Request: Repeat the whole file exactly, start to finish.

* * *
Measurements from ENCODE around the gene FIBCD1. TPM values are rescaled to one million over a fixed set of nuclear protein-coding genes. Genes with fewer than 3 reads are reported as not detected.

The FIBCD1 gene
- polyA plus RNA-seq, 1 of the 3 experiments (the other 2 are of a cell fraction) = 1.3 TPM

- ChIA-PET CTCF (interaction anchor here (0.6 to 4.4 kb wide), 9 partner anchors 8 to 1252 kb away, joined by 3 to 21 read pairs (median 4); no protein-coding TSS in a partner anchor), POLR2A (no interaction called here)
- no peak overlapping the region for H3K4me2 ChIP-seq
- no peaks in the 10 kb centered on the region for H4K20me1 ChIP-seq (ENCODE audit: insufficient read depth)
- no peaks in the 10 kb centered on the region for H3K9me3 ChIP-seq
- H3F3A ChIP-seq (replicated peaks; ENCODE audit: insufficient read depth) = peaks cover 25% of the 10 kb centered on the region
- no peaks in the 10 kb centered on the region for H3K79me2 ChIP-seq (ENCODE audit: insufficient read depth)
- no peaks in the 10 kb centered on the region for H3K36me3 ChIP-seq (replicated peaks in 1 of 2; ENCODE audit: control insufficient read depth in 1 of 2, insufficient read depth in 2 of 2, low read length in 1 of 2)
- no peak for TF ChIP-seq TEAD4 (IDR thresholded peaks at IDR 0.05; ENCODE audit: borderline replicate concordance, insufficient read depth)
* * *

Measurements from ENCODE around the gene FIBCD1. TPM values are rescaled to one million over a fixed set of nuclear protein-coding genes. Genes with fewer than 3 reads are reported as not detected.

The FIBCD1 gene
- polyA plus RNA-seq, 1 of the 3 experiments (the other 2 are of a cell fraction) = 1.3 TPM

- ChIA-PET CTCF (interaction anchor here (0.6 to 4.4 kb wide), 9 partner anchors 8 to 1252 kb away, joined by 3 to 21 read pairs (median 4); no protein-coding TSS in a partner anchor), POLR2A (no interaction called here)
- no peak overlapping the region for H3K4me2 ChIP-seq
- no peaks in the 10 kb centered on the region for H4K20me1 ChIP-seq (ENCODE audit: insufficient read depth)
- no peaks in the 10 kb centered on the region for H3K9me3 ChIP-seq
- H3F3A ChIP-seq (replicated peaks; ENCODE audit: insufficient read depth) = peaks cover 25% of the 10 kb centered on the region
- no peaks in the 10 kb centered on the region for H3K79me2 ChIP-seq (ENCODE audit: insufficient read depth)
- no peaks in the 10 kb centered on the region for H3K36me3 ChIP-seq (replicated peaks in 1 of 2; ENCODE audit: control insufficient read depth in 1 of 2, insufficient read depth in 2 of 2, low read length in 1 of 2)
- no peak for TF ChIP-seq TEAD4 (IDR thresholded peaks at IDR 0.05; ENCODE audit: borderline replicate concordance, insufficient read depth)